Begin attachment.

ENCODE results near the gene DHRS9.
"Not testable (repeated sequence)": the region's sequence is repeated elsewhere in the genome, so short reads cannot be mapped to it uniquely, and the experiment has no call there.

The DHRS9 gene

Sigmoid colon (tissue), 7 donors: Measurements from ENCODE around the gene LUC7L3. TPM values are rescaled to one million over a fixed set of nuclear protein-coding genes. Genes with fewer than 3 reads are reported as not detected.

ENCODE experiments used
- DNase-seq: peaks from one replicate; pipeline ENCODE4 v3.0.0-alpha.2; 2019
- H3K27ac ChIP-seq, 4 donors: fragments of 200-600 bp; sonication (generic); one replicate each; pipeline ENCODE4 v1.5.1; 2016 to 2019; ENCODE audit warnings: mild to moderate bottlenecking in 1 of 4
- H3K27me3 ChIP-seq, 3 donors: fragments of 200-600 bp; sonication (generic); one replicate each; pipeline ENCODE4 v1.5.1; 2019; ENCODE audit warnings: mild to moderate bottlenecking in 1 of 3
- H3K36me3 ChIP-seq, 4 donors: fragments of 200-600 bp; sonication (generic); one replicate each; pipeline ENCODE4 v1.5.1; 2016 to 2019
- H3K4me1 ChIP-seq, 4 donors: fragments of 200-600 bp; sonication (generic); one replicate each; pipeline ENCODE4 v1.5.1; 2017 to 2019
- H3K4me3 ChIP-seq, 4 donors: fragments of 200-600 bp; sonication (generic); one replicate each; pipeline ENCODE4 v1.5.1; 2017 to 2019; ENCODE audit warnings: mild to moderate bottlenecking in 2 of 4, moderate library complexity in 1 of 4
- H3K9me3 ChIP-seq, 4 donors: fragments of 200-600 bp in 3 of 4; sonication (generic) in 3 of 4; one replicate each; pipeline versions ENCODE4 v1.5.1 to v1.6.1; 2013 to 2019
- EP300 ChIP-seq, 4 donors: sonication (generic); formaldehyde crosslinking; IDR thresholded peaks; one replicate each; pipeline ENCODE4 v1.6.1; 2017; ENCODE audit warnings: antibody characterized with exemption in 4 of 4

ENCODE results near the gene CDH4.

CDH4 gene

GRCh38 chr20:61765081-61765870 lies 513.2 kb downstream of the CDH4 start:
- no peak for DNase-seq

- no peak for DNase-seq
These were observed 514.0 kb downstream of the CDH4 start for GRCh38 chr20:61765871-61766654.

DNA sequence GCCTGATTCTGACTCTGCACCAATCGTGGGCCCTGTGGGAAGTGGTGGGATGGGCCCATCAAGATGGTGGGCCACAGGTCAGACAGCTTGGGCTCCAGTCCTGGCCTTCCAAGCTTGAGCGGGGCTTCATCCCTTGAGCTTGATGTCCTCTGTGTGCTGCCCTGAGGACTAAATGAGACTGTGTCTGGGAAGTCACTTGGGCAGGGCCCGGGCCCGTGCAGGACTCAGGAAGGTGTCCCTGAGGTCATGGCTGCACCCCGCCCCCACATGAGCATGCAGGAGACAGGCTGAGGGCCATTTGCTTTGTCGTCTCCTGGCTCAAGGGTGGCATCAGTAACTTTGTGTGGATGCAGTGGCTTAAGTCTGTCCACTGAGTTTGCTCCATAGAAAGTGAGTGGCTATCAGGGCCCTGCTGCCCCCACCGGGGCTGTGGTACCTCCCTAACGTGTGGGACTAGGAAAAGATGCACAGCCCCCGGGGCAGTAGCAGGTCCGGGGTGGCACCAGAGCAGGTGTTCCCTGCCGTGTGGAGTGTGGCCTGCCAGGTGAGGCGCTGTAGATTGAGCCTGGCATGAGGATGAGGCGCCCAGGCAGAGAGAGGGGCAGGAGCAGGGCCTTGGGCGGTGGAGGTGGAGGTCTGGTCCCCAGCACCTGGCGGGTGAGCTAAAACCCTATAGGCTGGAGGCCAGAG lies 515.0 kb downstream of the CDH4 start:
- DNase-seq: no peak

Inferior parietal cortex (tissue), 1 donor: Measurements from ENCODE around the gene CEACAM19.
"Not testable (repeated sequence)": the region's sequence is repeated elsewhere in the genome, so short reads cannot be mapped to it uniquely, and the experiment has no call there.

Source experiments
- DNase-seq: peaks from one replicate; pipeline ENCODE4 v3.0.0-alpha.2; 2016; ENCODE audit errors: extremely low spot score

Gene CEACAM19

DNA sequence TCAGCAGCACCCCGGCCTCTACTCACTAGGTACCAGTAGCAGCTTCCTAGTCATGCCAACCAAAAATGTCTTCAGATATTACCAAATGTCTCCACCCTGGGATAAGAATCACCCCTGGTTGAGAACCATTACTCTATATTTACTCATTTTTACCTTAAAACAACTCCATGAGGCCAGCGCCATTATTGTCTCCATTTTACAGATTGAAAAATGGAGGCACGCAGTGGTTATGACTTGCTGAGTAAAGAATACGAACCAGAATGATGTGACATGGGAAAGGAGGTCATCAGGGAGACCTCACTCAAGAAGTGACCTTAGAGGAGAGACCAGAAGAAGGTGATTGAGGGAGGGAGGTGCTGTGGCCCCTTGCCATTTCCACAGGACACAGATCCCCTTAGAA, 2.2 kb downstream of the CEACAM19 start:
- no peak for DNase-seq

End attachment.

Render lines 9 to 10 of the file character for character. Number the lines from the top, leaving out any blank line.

- H3K36me3 ChIP-seq, 4 donors: fragments of 200-600 bp; sonication (generic); one replicate each; pipeline ENCODE4 v1.5.1; 2016 to 2019
- H3K4me1 ChIP-seq, 4 donors: fragments of 200-600 bp; sonication (generic); one replicate each; pipeline ENCODE4 v1.5.1; 2017 to 2019